Bitcoin plunges more than 50% below its all-time high

New York (CNN Business) — So far bitcoin came as digital gold. The world’s most valuable cryptocurrency fell 10% on Monday, after plummeting over the weekend. Thus, bitcoin prices have dropped almost 20% in the last week. At a price of just under $31,000, bitcoin is more than 50% off its all-time high of nearly $69,000 from late last year, and at its lowest point since July 2021.

Other cryptocurrencies, sometimes called altcoins, are also facing heavy blows. Ethereum, binance, solana, and cardano are all down around 15% in the past week, while Elon Musk’s beloved dogecoin is down 10%.

Cryptocurrencies are proving to be just as risky as stocks, and moreover, susceptible to the same concerns that are dragging the Dow, S&P 500, and Nasdaq lower.

“Volatile digital asset trading has not been that unusual in previous years,” said Michael Kamerman, CEO of trading platform Skilling. “Cryptocurrencies are increasingly moving in sync with tech stocks as investors treat them as risky assets and often retreat to safer parts of the market during bouts of volatility,” he added.

Kamerman said he remains bullish on bitcoin in the long term. More hedge funds and other large institutions have started investing in cryptocurrencies, and some global central banks are also starting to adopt them.

However, he cautioned that “bitcoin is not immune to the global inflation risk that extends to most other asset classes. Therefore, we should expect the downward trend to continue.”

Bitcoin is plagued by the same problems as stocks

Inflation fears, concerns about large interest rate hikes by the Federal Reserve and nervousness about a possible economic slowdown have rattled Wall Street. And, furthermore, bond yields have skyrocketed.

The 10-year Treasury yield is now just above 3.1% – it has more than doubled this year. Long-term bond yields are now at their highest level since November 2018.

Rising yields have also helped lift the value of the dollar, which tends to rise along with interest rates. The US dollar index is now trading near its highest level in twenty years. Which is bad news for bitcoin too, as many cryptocurrency backers point to dollar weakness as a bullish sign for digital currencies.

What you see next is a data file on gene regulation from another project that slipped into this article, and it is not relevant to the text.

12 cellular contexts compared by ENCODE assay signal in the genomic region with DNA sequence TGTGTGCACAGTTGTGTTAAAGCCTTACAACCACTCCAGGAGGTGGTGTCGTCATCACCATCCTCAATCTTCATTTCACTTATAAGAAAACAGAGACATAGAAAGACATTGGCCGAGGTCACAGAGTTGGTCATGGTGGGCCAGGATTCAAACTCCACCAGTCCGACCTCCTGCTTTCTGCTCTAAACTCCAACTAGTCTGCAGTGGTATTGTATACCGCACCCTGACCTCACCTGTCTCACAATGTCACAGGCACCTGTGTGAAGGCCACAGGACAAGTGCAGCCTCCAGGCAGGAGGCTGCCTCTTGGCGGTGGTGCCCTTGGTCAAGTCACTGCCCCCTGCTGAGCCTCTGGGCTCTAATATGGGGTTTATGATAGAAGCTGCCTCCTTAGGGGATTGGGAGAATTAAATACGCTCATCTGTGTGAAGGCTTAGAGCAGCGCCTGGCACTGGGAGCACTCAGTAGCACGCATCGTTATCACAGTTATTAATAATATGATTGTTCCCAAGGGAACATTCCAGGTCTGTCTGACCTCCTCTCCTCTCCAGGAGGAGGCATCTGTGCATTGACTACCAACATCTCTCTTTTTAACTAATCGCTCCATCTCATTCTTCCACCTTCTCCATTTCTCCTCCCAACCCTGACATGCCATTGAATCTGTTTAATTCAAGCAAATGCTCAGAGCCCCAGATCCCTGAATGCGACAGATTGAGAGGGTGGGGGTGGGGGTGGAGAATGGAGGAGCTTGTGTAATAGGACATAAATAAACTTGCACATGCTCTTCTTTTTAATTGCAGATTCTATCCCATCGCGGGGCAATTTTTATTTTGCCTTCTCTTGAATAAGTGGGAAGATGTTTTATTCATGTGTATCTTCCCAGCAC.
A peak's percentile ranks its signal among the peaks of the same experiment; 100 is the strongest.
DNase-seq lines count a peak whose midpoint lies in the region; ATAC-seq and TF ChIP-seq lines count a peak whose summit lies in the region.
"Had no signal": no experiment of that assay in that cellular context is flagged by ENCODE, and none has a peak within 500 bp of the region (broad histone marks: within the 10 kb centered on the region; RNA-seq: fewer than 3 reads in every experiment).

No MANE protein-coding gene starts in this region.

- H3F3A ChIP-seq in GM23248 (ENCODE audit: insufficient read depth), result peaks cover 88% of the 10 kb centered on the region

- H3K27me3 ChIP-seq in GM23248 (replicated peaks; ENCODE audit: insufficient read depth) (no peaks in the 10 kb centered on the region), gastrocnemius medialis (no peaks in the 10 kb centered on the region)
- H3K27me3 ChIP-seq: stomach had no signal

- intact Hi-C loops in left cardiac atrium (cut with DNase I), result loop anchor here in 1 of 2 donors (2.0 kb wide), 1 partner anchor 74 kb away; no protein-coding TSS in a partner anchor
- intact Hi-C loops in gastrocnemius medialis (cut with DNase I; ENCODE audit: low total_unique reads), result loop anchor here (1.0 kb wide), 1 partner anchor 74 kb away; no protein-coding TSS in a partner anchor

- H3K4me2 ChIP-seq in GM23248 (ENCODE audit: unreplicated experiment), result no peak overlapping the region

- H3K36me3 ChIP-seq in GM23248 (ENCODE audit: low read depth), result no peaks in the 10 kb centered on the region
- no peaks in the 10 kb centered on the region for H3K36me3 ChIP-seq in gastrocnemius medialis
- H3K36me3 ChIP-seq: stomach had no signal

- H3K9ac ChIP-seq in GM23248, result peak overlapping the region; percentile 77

As rates (and the dollar) continue to rise, some crypto skeptics believe the bitcoin sell-off has just begun. The Federal Reserve began to withdraw from monthly bond purchases and other stimulus. Which could also be a negative sign for all types of speculative assets.

“The Fed’s drastic liquidity reversal will collapse the pandemic-era bubble in crypto, money-losing tech companies and meme stocks,” said Jay Hatfield, chief investment officer at Infrastructure Capital Management and manager. of the InfraCap Equity Income ETF.

Hatfield said he thinks bitcoin could even crash as low as $20,000 by the end of the year.

The cryptocurrency crash is also affecting several stocks with exposure to the industry. Trader Coinbase fell 17% this Monday and is down more than 65% this year. Robinhood, which also allows people to buy and sell some cryptocurrencies, is down 45% in 2022.

In addition, the shares of various cryptocurrency miners, companies that run servers that solve the complex mathematical puzzles needed to generate new bitcoins, and other cryptocurrencies have also fallen. Hive Blockchain, Marathon Digital Holdings, and Riot Blockchain are down 50% to 60% this year.

The massive pullback in these and other tech stocks with temporary momentum gives yet another sign of the rapid change in market mood this year. The CNN Business Fear & Greed index, which measures seven indicators of market sentiment, is in the Extreme Fear zone.

Investors may continue to eschew volatile cryptocurrencies in favor of safe bets such as dividend-paying blue chip stocks.

Traders are “more reluctant to take on the additional risk associated with the crypto sphere,” DailyFX analyst Tammy Da Costa said in a report.

In that sense, he added that “the future of individual coins or tokens remains doubtful” and that “increases in interest rates are likely to jeopardize the potential for short-term gains” in bitcoin, ethereum and other cryptocurrencies. .

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